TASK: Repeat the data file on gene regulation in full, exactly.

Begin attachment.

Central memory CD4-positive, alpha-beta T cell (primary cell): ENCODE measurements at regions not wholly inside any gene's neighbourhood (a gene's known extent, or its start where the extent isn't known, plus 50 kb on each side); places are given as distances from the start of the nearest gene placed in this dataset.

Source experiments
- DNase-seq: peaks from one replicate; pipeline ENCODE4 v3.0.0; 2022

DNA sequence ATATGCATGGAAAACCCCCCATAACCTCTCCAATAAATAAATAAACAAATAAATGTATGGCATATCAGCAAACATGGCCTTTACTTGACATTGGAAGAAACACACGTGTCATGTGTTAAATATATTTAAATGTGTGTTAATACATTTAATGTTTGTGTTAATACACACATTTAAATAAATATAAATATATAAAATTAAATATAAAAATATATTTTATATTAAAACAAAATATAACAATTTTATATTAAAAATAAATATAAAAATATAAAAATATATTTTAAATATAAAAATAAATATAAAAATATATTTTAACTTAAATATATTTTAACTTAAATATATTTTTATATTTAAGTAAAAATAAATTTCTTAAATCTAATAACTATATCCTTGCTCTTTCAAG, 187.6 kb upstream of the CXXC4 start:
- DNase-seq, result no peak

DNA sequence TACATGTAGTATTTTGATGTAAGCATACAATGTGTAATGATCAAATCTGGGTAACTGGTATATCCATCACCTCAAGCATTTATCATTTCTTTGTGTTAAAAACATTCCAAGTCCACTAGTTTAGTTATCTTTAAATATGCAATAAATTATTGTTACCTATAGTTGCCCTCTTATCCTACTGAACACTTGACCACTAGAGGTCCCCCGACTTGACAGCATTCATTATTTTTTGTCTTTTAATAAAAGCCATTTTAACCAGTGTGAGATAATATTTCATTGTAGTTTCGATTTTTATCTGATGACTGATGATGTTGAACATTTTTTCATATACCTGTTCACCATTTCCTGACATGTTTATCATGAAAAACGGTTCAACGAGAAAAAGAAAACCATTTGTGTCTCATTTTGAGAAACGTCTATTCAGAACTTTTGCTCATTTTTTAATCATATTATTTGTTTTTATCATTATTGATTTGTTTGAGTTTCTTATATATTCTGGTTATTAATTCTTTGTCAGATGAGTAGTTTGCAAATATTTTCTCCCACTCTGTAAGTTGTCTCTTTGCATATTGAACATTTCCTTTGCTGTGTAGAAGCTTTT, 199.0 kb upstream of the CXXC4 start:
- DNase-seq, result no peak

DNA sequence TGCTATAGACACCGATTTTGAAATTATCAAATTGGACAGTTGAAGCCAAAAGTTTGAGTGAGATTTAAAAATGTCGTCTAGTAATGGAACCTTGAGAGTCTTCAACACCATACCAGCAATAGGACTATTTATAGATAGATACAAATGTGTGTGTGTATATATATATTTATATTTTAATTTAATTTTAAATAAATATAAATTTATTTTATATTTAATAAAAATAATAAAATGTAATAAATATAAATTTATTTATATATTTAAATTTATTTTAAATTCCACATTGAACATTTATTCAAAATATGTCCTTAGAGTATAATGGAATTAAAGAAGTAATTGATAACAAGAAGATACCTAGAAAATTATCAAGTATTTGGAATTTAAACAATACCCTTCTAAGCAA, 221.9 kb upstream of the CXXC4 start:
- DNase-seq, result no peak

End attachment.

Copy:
Central memory CD4-positive, alpha-beta T cell (primary cell): ENCODE measurements at regions not wholly inside any gene's neighbourhood (a gene's known extent, or its start where the extent isn't known, plus 50 kb on each side); places are given as distances from the start of the nearest gene placed in this dataset.

Source experiments
- DNase-seq: peaks from one replicate; pipeline ENCODE4 v3.0.0; 2022

DNA sequence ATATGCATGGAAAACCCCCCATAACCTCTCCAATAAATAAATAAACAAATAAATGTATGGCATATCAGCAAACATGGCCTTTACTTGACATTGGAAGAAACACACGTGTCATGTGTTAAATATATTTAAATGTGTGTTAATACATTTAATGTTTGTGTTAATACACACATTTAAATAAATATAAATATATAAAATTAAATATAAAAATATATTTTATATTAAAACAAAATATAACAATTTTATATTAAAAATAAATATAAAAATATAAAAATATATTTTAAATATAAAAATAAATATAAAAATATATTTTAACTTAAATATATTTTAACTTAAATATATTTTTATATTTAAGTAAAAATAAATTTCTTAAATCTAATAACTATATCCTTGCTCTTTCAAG, 187.6 kb upstream of the CXXC4 start:
- DNase-seq, result no peak

DNA sequence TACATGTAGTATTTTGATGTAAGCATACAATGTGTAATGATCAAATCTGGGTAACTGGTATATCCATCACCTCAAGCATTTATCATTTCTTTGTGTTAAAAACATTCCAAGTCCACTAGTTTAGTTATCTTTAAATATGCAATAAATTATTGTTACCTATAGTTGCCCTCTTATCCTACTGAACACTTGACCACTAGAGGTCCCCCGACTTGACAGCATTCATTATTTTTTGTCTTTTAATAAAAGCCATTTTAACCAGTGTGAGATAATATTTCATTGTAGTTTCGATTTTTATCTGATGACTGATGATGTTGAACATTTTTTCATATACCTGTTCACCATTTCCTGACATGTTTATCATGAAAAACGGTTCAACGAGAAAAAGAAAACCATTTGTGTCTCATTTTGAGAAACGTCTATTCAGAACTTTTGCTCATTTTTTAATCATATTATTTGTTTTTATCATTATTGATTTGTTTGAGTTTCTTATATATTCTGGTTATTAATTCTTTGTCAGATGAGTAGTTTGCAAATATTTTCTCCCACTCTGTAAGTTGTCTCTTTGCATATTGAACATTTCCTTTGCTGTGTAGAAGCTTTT, 199.0 kb upstream of the CXXC4 start:
- DNase-seq, result no peak

DNA sequence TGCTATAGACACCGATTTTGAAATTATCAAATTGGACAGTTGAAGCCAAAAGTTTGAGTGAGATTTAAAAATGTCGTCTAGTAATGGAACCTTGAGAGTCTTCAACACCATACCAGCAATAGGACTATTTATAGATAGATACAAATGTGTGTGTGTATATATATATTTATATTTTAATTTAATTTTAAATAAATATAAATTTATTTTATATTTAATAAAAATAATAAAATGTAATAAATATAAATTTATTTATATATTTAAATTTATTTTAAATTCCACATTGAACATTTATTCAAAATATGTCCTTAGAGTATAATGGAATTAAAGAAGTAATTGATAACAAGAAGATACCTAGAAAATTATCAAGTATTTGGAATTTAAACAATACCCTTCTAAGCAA, 221.9 kb upstream of the CXXC4 start:
- DNase-seq, result no peak